Fluent.ai Embedded Software
In another major win for Cadence, Fluent.ai, in partnership with MediaTek subsidiary Airoha, announced its speech recognition solution for TWS products running on the Cadence Tensilica HiFi 5 DSP.
Cadence said speech recognition is part of the integration available on DSP Concepts’ Audio Weaver platform. OEMs using Audio Weaver can create fully customizable audio experiences, triggering more than 30 TWS actions through 101 natural and flexible voice commands.
Cadence’s Tensilica HiFi DSP is already available in popular TWS devices such as the Samsung Galaxy Buds Pro (using the Tensilica HiFi 3 DSP), the Amazon Echo Buds 2nd Gen (using the Tensilica HiFi Mini DSP), and the Ray-Bans Stories smart glasses (using the Tensilica HiFi Mini DSP) Tensilica HiFi 4 DSP). Once the new Tensilica HiFi 5 DSP design is incorporated into TWS devices, we could see future products from Samsung, Amazon, and others adopt this new speech recognition technology. I see a huge benefit in embedding speech recognition technology in edge devices (in this case, TWS products) because it is faster than speech recognition on network-dependent devices such as smartphones.
The low-power design of the Tensilica HiFi 5 DSP also supports embedded speech recognition without sacrificing high computational throughput or precious battery life. Cadence said the Tensilica HiFi 5 DSP combines neural networks with traditional digital signal processing to efficiently perform audio preprocessing, keyword detection and more natural speech recognition. These new developments in the Tensilica HiFi DSP family enable more AI functions powered by neural networks. I’m interested in seeing how OEMs can customize and implement speech recognition in TWS products. As mentioned above, I could easily see standalone TWS earbuds hitting the market with Cadence’s Tensilica HiFi 5 DSP.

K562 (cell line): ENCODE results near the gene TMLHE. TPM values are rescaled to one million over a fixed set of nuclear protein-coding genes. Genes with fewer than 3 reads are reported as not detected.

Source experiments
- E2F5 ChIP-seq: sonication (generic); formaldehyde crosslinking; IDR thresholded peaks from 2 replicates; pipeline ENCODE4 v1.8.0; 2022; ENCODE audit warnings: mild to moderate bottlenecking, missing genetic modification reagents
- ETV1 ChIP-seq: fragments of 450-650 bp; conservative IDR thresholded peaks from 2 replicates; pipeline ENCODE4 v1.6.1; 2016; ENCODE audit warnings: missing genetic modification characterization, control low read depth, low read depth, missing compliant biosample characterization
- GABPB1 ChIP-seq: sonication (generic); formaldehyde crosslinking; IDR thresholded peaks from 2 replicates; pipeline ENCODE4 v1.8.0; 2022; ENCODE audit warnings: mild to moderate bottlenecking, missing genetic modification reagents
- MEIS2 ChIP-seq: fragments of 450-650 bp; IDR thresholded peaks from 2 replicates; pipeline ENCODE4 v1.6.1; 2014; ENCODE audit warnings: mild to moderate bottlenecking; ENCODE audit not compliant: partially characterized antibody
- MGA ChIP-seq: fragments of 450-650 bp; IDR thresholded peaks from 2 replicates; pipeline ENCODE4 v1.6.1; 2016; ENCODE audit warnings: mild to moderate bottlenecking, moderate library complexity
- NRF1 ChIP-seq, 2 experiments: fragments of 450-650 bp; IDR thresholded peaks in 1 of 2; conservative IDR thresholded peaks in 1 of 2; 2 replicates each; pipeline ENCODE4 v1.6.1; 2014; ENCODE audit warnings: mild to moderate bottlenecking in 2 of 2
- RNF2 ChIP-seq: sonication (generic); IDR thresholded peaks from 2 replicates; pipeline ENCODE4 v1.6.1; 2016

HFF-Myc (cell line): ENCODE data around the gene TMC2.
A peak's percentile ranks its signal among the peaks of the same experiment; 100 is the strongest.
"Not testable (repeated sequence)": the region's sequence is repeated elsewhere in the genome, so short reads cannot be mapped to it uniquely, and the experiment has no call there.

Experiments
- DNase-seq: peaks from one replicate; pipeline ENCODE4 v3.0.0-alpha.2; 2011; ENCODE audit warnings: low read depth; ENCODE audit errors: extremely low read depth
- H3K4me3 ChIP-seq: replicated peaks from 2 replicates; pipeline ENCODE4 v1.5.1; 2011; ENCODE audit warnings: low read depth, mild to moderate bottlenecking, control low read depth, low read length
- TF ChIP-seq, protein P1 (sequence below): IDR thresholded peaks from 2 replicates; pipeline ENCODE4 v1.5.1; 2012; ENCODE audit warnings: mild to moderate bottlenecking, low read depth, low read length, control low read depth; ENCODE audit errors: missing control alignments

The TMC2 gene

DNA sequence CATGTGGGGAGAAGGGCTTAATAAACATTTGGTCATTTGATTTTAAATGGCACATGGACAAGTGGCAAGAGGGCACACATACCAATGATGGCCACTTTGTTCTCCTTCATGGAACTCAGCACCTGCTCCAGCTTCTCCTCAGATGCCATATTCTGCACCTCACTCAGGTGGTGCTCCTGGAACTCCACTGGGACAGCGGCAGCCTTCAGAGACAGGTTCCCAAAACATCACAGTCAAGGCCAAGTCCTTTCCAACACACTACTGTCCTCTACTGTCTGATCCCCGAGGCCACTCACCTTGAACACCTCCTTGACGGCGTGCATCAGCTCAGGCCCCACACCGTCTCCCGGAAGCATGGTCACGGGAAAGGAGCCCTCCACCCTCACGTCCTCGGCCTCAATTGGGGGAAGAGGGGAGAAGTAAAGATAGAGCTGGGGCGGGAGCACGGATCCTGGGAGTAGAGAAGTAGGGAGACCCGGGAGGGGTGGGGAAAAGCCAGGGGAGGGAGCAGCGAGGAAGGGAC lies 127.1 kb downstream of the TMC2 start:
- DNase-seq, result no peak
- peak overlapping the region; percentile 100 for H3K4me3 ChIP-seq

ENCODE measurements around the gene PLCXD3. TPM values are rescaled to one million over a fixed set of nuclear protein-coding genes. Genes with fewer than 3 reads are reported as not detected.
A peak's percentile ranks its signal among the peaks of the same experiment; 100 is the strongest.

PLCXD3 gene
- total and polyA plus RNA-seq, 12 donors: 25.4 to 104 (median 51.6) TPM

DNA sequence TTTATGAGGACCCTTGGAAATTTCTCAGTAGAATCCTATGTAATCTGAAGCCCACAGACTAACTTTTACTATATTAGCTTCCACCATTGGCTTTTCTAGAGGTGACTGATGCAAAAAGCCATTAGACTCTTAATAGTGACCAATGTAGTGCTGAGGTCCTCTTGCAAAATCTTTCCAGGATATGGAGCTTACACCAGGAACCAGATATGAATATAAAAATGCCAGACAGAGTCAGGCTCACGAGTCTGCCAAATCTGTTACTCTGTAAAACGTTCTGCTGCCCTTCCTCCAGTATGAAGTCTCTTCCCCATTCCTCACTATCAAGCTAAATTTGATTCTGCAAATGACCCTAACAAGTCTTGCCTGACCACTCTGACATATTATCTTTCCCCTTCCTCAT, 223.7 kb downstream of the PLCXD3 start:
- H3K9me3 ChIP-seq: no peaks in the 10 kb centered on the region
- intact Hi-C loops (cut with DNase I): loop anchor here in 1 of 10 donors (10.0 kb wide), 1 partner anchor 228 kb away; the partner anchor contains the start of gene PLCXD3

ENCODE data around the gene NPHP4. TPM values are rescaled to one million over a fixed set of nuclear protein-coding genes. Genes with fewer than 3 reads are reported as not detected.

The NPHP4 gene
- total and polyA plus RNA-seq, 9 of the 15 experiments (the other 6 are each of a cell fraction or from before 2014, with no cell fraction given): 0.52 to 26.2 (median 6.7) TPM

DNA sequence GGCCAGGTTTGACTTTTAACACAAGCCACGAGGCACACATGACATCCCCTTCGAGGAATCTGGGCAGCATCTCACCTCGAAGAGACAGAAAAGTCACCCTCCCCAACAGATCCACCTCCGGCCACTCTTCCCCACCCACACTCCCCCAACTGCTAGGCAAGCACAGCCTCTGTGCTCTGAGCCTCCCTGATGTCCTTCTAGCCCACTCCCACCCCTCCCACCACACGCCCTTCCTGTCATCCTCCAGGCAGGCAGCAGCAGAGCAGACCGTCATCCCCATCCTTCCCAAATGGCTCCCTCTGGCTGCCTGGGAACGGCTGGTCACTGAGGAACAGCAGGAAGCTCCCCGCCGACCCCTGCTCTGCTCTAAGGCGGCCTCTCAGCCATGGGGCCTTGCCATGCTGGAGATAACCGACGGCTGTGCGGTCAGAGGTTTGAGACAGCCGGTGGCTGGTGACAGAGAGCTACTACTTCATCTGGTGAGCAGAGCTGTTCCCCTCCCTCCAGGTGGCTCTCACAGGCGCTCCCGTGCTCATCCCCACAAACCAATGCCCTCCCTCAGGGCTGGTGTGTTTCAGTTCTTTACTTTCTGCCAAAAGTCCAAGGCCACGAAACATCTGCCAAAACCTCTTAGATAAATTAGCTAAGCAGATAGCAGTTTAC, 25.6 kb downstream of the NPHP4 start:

While CES is mostly known for unveiling big concepts and new projects, I believe it’s designs like Cadence’s Tensilica HiFi DSP with AI capabilities and Dolby Atmos support that really reveal the innovative potential of these projects and concepts. In particular, the Tensilica HiFi DSP supports Dolby Atmos for in-vehicle entertainment systems. It reveals a lot about the state of ADAS and AD in the automotive industry, and how new safety features go hand in hand with the shift to immersive digital experiences in vehicles.
Likewise, it’s exciting to see Fluent.ai’s embedded speech recognition software in TWS products. Thanks to DPS Concepts’ Audio Weaver platform, OEMs should be able to implement and customize Fluent.ai’s embedded speech recognition and bring these products to market faster. While speech recognition in TWS has been available for some time, it has not yet been implemented without network dependencies. It will be exciting to see how Cadence’s Tensilica Hifi DSP continues to enable immersive experiences that expand into TWS and automotive entertainment.
Note: Jacob Freyman, Moor Insights & Strategy Cooperative, contributed to this article.